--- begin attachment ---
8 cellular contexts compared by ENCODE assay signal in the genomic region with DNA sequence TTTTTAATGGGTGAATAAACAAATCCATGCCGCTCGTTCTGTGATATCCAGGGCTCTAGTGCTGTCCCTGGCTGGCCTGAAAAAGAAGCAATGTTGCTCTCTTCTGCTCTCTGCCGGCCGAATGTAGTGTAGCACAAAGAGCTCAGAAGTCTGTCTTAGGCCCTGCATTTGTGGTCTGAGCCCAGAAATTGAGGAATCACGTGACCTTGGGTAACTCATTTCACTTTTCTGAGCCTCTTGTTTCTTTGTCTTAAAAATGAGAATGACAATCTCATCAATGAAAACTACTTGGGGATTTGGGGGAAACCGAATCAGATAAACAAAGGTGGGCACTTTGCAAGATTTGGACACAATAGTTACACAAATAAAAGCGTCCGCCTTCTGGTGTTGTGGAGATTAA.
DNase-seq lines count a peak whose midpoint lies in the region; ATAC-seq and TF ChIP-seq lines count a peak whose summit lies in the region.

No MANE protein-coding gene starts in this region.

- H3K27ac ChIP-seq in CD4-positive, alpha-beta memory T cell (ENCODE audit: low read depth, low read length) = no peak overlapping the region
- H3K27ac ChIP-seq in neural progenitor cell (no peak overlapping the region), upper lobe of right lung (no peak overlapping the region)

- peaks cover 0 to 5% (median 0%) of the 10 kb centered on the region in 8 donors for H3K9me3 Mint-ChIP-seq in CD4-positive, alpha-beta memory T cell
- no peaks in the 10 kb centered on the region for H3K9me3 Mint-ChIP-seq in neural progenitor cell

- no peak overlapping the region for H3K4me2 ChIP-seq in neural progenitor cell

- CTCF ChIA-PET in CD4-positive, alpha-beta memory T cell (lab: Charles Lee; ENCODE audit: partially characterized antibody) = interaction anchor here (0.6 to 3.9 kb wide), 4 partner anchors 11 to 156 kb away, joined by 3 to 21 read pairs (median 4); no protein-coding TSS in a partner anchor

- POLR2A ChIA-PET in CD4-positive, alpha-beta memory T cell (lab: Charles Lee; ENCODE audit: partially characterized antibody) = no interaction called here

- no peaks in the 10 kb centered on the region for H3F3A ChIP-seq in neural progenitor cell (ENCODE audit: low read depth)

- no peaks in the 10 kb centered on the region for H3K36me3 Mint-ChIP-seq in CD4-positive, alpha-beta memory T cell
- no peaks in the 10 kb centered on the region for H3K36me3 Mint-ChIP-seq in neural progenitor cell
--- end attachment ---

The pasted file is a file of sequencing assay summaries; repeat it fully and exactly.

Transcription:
8 cellular contexts compared by ENCODE assay signal in the genomic region with DNA sequence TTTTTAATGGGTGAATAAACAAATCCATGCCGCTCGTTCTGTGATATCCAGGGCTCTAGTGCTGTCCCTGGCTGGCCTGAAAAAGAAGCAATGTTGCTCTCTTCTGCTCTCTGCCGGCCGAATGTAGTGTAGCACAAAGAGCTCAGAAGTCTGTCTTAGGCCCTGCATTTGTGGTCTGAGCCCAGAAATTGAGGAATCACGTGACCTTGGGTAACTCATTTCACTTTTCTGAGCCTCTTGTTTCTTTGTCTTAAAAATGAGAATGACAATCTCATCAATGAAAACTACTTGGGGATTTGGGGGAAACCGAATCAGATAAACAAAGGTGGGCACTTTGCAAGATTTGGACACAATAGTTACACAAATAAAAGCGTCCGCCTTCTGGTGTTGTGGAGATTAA.
DNase-seq lines count a peak whose midpoint lies in the region; ATAC-seq and TF ChIP-seq lines count a peak whose summit lies in the region.

No MANE protein-coding gene starts in this region.

- H3K27ac ChIP-seq in CD4-positive, alpha-beta memory T cell (ENCODE audit: low read depth, low read length) = no peak overlapping the region
- H3K27ac ChIP-seq in neural progenitor cell (no peak overlapping the region), upper lobe of right lung (no peak overlapping the region)

- peaks cover 0 to 5% (median 0%) of the 10 kb centered on the region in 8 donors for H3K9me3 Mint-ChIP-seq in CD4-positive, alpha-beta memory T cell
- no peaks in the 10 kb centered on the region for H3K9me3 Mint-ChIP-seq in neural progenitor cell

- no peak overlapping the region for H3K4me2 ChIP-seq in neural progenitor cell

- CTCF ChIA-PET in CD4-positive, alpha-beta memory T cell (lab: Charles Lee; ENCODE audit: partially characterized antibody) = interaction anchor here (0.6 to 3.9 kb wide), 4 partner anchors 11 to 156 kb away, joined by 3 to 21 read pairs (median 4); no protein-coding TSS in a partner anchor

- POLR2A ChIA-PET in CD4-positive, alpha-beta memory T cell (lab: Charles Lee; ENCODE audit: partially characterized antibody) = no interaction called here

- no peaks in the 10 kb centered on the region for H3F3A ChIP-seq in neural progenitor cell (ENCODE audit: low read depth)

- no peaks in the 10 kb centered on the region for H3K36me3 Mint-ChIP-seq in CD4-positive, alpha-beta memory T cell
- no peaks in the 10 kb centered on the region for H3K36me3 Mint-ChIP-seq in neural progenitor cell